Plans for Space Force Laid Out at National Space Council Meeting

Vice President Mike Pence speaks before the National Space Council at the National Defense University in Washington D.C. on Oct. 23, 2018.
Vice President Mike Pence speaks before the National Space Council at the National Defense University in Washington D.C. on Oct. 23, 2018. (Image credit: White House)

During the fourth public meeting of the newly revived National Space Council, chairman Mike Pence and other council members described the path forward needed to develop a sixth branch of the military known as the U.S. Space Force. Pence, who is also the U.S. vice president, gave the opening remarks at the meeting Oct. 23, which was held at the National Defense University in Washington.

Pence emphasized at the meeting that space is a war-fighting domain, and that the disorganization of many different branches of government managing U.S. space resources could prove dangerous as other countries mobilize to try and disable the nation’s space assets.

"For decades, one independent study after another has called for reforms to the current organizational structure of our national space capabilities," Pence said. "This lack of centralized leadership and accountability we believe poses a clear and present threat to our capacity to advance our national security in space. It undermines our combatant commanders' ability to do their jobs; it puts our war fighters ultimately at risk as they operate on battlefields around the world." [Presidential Visions for Space Exploration: From Ike to Trump]

"I believe the time has come to stop studying the problem and start fixing it," he added. "The United States Space Force, we believe, is central to the solution that America needs."

Pence described six recommendations the council planned to send to President Donald Trump, invited updates on the status of the council's previous projects and asked for testimony from three experts who supported the country's need for a Space Force.

The six recommendations for the council, which will be released as a publicly accessible fact sheet, are as follows (summarized from Pence's explanation, as well as from a list provided by Deputy Secretary of Defense Patrick Shanahan):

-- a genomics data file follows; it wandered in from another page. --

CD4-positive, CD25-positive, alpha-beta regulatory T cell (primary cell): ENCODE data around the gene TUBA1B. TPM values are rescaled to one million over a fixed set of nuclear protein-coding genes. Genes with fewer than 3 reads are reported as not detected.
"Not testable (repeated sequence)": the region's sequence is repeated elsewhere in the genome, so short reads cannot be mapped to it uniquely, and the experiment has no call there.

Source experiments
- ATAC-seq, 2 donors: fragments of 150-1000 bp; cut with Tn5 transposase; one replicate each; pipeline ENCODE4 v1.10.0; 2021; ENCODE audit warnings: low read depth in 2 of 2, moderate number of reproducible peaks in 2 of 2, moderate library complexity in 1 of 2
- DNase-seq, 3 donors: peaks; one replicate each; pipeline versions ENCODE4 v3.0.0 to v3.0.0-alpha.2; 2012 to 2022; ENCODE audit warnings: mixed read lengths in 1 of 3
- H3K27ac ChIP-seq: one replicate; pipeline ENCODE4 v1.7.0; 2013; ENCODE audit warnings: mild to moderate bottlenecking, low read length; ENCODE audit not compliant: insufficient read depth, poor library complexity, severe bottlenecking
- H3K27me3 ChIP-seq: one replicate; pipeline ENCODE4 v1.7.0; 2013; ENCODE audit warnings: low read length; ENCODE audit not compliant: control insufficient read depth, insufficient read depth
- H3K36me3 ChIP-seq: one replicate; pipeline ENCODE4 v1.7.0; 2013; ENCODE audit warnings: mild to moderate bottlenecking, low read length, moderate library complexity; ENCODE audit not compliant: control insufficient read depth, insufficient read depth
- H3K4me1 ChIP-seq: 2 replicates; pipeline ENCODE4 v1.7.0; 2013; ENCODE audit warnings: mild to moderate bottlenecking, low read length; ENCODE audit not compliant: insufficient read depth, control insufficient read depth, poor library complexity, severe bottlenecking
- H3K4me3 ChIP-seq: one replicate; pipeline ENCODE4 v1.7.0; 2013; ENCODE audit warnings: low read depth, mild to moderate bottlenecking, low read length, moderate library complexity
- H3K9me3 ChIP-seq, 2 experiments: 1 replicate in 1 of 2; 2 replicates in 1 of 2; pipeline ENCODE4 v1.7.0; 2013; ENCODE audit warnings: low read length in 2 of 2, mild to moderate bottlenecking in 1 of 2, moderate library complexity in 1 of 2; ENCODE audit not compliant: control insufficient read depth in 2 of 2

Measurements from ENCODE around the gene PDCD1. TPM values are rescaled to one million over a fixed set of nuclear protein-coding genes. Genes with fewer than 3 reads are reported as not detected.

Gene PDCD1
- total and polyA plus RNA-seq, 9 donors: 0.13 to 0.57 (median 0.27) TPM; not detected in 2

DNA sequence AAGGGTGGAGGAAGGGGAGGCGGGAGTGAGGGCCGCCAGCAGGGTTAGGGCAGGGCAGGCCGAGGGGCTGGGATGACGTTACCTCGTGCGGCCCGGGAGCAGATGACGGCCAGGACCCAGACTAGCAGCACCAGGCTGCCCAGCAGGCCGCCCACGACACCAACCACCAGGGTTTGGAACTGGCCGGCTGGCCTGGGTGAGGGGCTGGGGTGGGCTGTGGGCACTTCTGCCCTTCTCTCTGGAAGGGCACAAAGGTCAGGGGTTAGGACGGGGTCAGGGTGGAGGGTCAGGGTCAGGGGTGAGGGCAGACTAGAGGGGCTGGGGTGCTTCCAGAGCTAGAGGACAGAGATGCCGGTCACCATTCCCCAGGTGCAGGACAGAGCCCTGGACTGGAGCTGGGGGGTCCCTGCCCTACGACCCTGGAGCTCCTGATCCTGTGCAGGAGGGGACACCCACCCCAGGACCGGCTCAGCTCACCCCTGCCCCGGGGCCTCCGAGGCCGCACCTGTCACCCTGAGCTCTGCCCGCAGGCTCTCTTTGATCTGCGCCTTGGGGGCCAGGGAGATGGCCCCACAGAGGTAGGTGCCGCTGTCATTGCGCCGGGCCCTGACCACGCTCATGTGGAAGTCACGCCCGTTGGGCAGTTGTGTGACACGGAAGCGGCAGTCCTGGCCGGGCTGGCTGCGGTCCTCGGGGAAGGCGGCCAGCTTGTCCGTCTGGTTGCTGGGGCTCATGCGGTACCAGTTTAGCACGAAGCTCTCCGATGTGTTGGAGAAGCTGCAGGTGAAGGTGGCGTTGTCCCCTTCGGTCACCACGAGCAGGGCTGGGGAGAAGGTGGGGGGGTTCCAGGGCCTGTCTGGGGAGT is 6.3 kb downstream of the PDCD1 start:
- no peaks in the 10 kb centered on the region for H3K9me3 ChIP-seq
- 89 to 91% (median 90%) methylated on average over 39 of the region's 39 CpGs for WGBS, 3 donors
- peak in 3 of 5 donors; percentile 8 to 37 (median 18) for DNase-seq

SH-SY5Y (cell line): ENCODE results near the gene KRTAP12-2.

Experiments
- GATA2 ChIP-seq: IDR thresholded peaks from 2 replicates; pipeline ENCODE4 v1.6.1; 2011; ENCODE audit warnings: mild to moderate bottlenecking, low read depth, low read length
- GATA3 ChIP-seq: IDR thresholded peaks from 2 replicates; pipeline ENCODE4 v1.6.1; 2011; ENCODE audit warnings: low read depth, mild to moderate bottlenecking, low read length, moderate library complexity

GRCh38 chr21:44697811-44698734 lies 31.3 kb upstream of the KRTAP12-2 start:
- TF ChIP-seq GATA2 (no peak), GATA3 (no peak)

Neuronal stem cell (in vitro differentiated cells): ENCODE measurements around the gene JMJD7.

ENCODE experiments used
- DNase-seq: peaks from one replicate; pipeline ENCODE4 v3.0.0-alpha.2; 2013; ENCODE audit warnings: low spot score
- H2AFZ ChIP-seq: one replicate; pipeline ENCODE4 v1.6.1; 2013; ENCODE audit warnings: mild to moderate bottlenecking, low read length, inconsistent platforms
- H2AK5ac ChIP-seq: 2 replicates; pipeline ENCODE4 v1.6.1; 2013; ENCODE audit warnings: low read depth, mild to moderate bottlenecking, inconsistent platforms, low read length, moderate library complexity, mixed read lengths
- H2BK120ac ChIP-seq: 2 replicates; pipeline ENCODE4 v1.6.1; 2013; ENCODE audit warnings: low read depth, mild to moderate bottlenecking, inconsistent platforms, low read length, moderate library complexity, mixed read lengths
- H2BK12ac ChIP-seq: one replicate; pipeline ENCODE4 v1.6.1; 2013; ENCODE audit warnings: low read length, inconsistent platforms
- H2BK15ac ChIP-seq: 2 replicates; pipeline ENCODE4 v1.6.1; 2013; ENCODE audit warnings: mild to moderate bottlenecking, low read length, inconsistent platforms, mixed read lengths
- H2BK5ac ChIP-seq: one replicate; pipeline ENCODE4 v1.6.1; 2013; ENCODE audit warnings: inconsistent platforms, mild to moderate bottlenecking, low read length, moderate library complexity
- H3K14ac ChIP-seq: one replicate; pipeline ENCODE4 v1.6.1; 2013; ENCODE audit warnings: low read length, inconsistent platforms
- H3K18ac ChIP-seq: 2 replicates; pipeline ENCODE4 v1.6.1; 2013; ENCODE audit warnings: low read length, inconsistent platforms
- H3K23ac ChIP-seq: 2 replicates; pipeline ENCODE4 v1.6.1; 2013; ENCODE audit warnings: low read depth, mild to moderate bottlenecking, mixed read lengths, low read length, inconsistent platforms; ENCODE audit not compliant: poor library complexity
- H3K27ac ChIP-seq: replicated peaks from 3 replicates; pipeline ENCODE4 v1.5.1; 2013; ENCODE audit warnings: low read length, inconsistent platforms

1. Create a new, unified U.S. Space Command to establish a chain of command for Space Force operations and determine the doctrine, tactics and procedures for space war fighting in the 21st century.
  2. Have the Secretary of Defense create a joint space development agency to cut through bureaucracy and make space technology quickly available when the Space Force needs it.
  3. Work with the National Security Council to conduct a comprehensive review of the current interagency authorities to make sure war fighters can react flexibly to stop threats to security in space.
  4. Direct the creation of a legislative proposal for the Space Force.
  5. Address the 2020 budget, which will allow for the Space Force's creation.
  6. Strengthen the relationship between the intelligence community and the Space Force.

After Pence's remarks, the meeting officially began with a review of the progress that has been made on the council's previous space policy directives. Elaine Chao, the U.S. Secretary of Transportation, described efforts so far to streamline commercial space regulations. The department is currently working to simplify the process to license launch and re-entry requirements and to make just one type of license work for all commercial launch and landing types. (This spoke to Space Policy Directive 2 (SPD2), which the council discussed in May.)

Deputy Secretary of Commerce Karen Dunn Kelly added that her department just submitted (on Oct. 22) a draft for a rule that would simplify the use of cameras in space, exempting certain pre-approved activities from the long review process — also working toward SPD2. (SpaceX was recently caught in a regulatory snag that led to its post-launch footage from the rocket leaving Earth being abruptly cut off.) The department also sent a legislative proposal to create a consolidated bureau of space commerce, leading to a one-stop shop for space commerce regulation. The Department of Commerce has also been working with the Department of Defense to understand how it tracks dangerous space debris (as part of Space Policy Directive 3, discussed by the council in June).